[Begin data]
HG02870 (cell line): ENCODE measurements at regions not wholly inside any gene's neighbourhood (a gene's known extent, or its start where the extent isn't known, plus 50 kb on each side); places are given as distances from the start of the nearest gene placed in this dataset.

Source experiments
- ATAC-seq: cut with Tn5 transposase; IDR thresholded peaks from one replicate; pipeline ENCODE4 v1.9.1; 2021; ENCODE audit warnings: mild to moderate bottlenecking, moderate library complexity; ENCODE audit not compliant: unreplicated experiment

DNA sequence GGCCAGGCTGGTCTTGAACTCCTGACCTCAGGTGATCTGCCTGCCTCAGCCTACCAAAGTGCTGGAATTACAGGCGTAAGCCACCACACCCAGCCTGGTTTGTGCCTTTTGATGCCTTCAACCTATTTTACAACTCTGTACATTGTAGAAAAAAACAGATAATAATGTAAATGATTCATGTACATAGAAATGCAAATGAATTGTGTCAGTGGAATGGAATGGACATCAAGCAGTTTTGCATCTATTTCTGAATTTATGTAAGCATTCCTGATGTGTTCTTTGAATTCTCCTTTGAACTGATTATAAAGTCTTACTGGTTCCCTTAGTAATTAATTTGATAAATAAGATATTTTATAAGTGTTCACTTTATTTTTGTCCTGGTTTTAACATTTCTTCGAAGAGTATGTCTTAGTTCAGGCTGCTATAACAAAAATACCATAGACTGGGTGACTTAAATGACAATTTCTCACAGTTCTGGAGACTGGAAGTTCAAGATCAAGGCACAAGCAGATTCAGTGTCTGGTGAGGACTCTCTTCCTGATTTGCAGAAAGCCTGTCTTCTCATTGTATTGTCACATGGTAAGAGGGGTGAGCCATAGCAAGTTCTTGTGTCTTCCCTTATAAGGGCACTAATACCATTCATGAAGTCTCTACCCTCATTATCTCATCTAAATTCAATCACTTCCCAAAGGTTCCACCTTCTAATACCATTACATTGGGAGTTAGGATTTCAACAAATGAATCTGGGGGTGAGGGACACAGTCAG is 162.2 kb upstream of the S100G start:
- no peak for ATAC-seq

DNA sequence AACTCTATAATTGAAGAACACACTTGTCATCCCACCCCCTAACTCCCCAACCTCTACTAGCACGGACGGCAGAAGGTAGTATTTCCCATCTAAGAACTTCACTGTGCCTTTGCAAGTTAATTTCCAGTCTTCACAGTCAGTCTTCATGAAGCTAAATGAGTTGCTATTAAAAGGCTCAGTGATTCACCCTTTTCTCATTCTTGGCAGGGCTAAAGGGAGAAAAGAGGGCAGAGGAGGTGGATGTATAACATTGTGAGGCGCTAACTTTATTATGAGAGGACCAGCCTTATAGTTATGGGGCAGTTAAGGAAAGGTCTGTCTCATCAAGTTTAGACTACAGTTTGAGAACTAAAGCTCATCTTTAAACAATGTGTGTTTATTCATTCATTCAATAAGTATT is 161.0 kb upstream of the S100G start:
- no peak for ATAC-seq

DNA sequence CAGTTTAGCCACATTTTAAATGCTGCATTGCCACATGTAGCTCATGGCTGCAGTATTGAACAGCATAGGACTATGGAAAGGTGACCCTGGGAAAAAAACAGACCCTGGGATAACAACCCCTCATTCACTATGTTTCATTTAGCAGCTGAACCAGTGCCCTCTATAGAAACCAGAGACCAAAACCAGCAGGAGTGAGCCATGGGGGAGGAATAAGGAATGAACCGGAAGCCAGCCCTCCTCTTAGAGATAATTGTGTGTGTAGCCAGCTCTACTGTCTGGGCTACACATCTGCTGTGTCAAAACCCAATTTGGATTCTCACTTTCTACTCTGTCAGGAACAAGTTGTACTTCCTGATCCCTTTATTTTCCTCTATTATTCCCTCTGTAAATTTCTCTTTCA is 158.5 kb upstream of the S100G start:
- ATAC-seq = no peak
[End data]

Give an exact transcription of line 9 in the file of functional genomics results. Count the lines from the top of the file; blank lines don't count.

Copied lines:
- ATAC-seq = no peak